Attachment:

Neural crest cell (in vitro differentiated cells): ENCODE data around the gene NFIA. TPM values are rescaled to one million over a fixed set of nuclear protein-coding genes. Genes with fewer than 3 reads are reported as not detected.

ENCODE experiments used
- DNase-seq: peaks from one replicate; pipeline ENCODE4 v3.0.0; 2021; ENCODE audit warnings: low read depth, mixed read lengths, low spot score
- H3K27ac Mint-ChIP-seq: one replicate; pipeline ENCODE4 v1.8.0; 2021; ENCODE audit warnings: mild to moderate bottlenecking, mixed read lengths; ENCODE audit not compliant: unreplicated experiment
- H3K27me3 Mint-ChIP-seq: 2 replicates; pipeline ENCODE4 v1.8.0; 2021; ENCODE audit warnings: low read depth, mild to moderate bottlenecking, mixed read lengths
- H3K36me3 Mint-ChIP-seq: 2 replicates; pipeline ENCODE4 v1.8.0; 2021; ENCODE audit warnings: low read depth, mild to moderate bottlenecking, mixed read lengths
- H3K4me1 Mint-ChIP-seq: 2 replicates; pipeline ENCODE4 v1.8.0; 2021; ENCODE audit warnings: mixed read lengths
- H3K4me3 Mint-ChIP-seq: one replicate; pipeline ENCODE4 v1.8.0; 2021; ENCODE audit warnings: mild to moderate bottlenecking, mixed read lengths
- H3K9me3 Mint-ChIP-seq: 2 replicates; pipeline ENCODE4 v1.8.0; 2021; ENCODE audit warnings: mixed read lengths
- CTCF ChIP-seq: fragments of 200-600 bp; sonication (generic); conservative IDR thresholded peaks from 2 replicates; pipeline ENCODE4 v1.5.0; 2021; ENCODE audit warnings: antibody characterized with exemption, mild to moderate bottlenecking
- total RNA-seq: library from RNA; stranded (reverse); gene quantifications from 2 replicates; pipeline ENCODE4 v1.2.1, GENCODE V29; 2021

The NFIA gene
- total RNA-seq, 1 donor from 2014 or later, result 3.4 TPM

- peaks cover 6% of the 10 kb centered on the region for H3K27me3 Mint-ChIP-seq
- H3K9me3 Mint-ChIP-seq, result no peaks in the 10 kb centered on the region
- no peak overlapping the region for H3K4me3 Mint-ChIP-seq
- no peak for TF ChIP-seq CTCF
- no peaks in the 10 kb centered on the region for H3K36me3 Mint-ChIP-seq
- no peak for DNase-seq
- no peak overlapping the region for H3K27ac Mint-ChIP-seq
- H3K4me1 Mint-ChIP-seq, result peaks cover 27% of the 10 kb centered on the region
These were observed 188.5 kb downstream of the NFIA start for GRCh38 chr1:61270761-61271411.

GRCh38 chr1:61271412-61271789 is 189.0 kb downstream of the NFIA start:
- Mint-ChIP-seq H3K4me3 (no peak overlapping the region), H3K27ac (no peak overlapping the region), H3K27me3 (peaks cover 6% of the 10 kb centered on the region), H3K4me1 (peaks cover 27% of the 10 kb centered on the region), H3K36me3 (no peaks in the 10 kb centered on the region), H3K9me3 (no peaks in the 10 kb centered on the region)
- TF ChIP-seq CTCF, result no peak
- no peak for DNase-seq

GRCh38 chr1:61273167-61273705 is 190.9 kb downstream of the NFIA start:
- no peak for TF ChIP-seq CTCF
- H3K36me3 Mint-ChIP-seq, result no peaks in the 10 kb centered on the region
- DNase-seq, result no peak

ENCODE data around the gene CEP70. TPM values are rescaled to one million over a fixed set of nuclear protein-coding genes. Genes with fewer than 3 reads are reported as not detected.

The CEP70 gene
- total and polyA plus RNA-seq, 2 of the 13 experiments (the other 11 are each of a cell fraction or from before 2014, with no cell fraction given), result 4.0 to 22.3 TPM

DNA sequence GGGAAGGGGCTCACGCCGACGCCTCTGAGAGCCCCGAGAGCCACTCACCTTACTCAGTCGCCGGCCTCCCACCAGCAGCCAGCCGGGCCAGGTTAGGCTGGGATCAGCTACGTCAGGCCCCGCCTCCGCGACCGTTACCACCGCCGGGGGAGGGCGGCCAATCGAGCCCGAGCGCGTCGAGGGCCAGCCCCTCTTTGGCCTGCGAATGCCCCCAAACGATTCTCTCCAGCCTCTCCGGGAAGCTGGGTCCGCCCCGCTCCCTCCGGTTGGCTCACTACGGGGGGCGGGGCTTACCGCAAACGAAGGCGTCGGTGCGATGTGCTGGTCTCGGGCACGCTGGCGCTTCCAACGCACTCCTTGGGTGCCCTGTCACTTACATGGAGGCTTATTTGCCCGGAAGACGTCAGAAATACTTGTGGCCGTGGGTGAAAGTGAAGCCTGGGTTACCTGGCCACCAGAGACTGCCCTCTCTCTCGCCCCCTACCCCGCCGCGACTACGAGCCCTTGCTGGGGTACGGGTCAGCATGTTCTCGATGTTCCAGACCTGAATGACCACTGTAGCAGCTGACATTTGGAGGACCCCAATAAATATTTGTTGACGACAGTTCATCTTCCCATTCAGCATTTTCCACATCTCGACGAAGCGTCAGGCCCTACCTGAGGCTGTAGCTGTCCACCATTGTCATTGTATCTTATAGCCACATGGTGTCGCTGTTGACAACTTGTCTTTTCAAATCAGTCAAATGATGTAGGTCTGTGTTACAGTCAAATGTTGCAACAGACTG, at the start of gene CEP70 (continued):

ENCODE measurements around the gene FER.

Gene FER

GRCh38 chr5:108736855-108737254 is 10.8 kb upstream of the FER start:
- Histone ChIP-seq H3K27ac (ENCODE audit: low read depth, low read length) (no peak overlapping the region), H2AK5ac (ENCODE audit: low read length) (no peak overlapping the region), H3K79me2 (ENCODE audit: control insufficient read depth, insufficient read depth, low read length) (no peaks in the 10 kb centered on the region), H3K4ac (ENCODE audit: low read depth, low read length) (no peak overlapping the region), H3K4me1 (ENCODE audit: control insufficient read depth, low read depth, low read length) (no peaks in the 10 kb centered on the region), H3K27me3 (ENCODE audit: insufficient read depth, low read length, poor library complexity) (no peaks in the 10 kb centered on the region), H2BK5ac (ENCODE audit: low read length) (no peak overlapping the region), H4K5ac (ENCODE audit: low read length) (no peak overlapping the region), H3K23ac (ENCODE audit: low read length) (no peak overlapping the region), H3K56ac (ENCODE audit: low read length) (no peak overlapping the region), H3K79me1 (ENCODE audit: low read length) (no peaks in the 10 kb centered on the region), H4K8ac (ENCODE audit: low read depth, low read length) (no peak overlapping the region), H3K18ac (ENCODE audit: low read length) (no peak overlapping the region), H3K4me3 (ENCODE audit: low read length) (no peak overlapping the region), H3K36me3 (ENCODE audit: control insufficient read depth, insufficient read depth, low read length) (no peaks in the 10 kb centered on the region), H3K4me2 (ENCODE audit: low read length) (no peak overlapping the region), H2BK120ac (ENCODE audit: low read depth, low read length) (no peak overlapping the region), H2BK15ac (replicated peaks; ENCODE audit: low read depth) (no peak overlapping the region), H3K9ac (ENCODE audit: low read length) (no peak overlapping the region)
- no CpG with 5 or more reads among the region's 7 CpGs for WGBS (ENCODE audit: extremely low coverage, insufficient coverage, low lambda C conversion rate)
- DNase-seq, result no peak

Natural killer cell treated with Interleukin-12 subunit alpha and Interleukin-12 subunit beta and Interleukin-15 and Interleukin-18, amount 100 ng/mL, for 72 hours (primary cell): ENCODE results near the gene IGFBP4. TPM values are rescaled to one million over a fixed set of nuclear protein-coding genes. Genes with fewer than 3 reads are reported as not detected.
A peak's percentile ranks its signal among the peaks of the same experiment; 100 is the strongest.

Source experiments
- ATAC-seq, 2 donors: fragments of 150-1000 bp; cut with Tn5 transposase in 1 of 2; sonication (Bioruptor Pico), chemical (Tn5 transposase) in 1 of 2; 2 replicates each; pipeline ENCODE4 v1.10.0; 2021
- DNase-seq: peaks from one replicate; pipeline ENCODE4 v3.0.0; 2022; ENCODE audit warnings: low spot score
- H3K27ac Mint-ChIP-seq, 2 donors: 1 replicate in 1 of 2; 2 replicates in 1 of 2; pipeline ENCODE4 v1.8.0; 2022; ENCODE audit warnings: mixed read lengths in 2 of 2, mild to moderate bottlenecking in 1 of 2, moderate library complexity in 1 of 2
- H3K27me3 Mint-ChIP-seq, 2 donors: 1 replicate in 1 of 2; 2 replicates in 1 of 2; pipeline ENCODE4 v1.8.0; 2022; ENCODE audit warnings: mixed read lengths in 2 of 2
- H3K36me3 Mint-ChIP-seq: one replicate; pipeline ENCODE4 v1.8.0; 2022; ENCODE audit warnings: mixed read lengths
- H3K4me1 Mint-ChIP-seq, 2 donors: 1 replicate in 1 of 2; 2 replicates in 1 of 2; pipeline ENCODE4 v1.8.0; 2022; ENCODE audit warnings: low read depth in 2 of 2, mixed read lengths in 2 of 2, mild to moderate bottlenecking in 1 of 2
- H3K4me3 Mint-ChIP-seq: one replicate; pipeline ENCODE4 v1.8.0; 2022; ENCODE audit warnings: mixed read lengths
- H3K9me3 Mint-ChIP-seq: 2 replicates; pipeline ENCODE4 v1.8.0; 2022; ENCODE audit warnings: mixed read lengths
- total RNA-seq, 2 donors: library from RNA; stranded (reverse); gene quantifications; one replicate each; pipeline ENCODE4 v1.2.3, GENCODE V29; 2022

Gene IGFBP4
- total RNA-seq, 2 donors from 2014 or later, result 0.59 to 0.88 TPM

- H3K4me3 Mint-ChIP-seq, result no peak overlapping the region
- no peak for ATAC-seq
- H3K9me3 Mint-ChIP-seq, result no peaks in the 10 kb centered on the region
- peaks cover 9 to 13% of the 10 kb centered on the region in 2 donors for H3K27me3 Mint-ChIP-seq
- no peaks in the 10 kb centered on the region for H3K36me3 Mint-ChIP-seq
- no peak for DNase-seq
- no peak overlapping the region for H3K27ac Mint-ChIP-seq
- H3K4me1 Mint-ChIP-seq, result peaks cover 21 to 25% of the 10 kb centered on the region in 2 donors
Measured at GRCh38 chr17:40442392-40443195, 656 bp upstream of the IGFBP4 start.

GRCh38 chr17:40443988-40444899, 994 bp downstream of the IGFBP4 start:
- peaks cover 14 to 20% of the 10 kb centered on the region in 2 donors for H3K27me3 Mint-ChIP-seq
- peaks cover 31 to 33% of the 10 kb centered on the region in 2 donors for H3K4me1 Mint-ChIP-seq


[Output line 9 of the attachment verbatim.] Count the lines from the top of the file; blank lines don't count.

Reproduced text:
- H3K9me3 Mint-ChIP-seq: 2 replicates; pipeline ENCODE4 v1.8.0; 2021; ENCODE audit warnings: mixed read lengths